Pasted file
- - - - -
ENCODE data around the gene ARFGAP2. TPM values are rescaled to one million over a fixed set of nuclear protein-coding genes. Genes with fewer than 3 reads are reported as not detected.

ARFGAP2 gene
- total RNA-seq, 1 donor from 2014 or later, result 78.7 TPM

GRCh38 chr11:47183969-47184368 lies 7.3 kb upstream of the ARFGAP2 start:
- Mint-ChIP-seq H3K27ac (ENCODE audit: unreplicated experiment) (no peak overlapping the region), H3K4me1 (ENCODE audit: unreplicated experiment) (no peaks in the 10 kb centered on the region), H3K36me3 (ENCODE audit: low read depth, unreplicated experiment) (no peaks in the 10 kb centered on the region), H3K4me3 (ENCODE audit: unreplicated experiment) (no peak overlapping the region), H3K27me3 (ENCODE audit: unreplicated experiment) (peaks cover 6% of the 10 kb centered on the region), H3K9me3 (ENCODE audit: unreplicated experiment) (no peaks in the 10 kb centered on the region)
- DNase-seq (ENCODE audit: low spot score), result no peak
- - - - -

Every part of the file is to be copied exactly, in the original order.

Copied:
ENCODE data around the gene ARFGAP2. TPM values are rescaled to one million over a fixed set of nuclear protein-coding genes. Genes with fewer than 3 reads are reported as not detected.

ARFGAP2 gene
- total RNA-seq, 1 donor from 2014 or later, result 78.7 TPM

GRCh38 chr11:47183969-47184368 lies 7.3 kb upstream of the ARFGAP2 start:
- Mint-ChIP-seq H3K27ac (ENCODE audit: unreplicated experiment) (no peak overlapping the region), H3K4me1 (ENCODE audit: unreplicated experiment) (no peaks in the 10 kb centered on the region), H3K36me3 (ENCODE audit: low read depth, unreplicated experiment) (no peaks in the 10 kb centered on the region), H3K4me3 (ENCODE audit: unreplicated experiment) (no peak overlapping the region), H3K27me3 (ENCODE audit: unreplicated experiment) (peaks cover 6% of the 10 kb centered on the region), H3K9me3 (ENCODE audit: unreplicated experiment) (no peaks in the 10 kb centered on the region)
- DNase-seq (ENCODE audit: low spot score), result no peak